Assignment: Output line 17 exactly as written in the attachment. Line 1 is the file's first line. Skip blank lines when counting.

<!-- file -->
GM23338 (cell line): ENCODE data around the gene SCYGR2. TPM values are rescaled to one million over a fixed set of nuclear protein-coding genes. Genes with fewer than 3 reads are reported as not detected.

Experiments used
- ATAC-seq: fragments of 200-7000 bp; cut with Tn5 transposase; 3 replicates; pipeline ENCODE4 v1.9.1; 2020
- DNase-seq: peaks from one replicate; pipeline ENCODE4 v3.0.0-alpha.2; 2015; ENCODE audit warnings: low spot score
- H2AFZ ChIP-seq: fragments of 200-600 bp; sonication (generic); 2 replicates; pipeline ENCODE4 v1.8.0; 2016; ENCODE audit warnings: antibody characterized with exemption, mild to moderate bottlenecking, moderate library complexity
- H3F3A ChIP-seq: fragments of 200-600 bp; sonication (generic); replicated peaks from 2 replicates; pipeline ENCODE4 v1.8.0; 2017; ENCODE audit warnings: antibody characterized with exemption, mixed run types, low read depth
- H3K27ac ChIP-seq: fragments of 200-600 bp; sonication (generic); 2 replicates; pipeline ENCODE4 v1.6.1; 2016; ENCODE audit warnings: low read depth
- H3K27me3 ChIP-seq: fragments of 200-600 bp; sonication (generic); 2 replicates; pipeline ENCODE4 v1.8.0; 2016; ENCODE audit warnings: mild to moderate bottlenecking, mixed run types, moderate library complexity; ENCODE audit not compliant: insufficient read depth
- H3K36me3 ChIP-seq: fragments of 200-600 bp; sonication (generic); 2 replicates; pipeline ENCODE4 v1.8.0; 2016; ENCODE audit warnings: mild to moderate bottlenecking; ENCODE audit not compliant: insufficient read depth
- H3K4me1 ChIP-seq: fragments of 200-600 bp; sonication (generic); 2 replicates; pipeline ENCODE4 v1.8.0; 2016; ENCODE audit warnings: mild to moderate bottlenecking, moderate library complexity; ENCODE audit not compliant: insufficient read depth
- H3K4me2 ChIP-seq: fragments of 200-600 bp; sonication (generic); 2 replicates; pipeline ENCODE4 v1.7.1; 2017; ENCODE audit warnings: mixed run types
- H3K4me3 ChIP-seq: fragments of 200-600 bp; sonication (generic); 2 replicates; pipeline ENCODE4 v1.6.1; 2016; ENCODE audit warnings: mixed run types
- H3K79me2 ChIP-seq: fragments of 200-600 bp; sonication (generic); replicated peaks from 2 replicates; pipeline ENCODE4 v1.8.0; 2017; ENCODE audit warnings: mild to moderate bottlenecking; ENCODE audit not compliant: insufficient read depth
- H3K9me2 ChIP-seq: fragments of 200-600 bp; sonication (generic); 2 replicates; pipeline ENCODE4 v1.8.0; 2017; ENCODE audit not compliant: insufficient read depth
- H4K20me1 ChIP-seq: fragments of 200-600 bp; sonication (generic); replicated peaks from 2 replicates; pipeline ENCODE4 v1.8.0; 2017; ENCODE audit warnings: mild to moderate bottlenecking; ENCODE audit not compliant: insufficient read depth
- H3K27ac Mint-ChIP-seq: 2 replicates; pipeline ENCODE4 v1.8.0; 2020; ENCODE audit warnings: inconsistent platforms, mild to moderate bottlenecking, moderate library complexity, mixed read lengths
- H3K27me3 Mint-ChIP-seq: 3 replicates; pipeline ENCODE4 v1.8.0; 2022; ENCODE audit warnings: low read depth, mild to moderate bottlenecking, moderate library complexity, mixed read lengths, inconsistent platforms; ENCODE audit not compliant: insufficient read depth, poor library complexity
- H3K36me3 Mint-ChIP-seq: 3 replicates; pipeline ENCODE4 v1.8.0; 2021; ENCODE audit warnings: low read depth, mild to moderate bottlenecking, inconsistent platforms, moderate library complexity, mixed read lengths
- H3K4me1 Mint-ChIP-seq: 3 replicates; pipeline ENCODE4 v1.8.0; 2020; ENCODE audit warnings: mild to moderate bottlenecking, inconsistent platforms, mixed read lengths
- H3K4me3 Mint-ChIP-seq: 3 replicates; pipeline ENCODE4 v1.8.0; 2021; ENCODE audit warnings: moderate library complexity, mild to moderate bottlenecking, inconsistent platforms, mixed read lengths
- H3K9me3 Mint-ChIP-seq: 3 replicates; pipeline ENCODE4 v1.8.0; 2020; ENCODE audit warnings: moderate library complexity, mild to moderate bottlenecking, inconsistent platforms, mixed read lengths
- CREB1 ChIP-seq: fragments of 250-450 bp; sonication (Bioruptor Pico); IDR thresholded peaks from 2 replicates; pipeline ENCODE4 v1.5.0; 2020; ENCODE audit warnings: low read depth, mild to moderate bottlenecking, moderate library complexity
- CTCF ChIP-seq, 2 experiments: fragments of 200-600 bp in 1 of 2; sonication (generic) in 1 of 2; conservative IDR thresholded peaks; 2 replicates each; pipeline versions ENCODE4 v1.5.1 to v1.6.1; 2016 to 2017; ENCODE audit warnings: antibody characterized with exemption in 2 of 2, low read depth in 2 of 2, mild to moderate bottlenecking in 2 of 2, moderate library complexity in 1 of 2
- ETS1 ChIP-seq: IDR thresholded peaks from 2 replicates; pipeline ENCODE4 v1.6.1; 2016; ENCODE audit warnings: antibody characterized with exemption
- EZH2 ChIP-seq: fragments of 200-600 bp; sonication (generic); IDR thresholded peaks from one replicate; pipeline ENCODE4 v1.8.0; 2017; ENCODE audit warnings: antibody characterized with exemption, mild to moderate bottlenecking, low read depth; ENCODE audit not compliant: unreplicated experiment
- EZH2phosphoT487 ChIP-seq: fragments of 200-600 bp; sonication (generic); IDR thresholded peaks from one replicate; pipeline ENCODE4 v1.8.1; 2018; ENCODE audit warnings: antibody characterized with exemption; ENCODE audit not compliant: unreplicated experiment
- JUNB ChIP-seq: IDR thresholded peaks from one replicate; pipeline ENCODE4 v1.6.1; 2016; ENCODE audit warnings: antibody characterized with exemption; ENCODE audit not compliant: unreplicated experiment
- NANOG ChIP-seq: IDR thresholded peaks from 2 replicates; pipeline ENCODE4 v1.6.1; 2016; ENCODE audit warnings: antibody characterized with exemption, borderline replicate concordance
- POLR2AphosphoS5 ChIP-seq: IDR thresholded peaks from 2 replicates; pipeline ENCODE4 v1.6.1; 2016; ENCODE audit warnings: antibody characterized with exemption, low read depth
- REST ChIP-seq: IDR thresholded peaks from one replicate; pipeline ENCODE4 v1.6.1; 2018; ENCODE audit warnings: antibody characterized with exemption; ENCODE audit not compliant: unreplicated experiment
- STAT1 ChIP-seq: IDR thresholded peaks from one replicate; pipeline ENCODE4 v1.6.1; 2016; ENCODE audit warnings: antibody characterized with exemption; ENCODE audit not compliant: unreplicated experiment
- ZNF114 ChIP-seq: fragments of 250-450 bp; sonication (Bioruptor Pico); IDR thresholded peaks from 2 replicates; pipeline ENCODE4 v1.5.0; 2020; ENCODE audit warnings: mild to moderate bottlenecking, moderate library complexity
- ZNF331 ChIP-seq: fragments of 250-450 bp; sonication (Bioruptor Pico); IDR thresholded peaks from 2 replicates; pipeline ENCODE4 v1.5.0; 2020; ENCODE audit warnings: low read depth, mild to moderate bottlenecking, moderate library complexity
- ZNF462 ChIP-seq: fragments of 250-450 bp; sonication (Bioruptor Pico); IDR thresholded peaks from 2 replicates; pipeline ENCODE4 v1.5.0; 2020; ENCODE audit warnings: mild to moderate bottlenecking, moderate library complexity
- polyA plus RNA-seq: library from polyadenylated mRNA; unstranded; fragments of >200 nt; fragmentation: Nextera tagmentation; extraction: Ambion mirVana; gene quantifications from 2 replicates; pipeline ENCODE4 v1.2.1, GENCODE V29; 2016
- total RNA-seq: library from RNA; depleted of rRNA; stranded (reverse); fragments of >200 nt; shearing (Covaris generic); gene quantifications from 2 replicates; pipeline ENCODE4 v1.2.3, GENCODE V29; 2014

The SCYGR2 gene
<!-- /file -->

- H3K27me3 Mint-ChIP-seq: 3 replicates; pipeline ENCODE4 v1.8.0; 2022; ENCODE audit warnings: low read depth, mild to moderate bottlenecking, moderate library complexity, mixed read lengths, inconsistent platforms; ENCODE audit not compliant: insufficient read depth, poor library complexity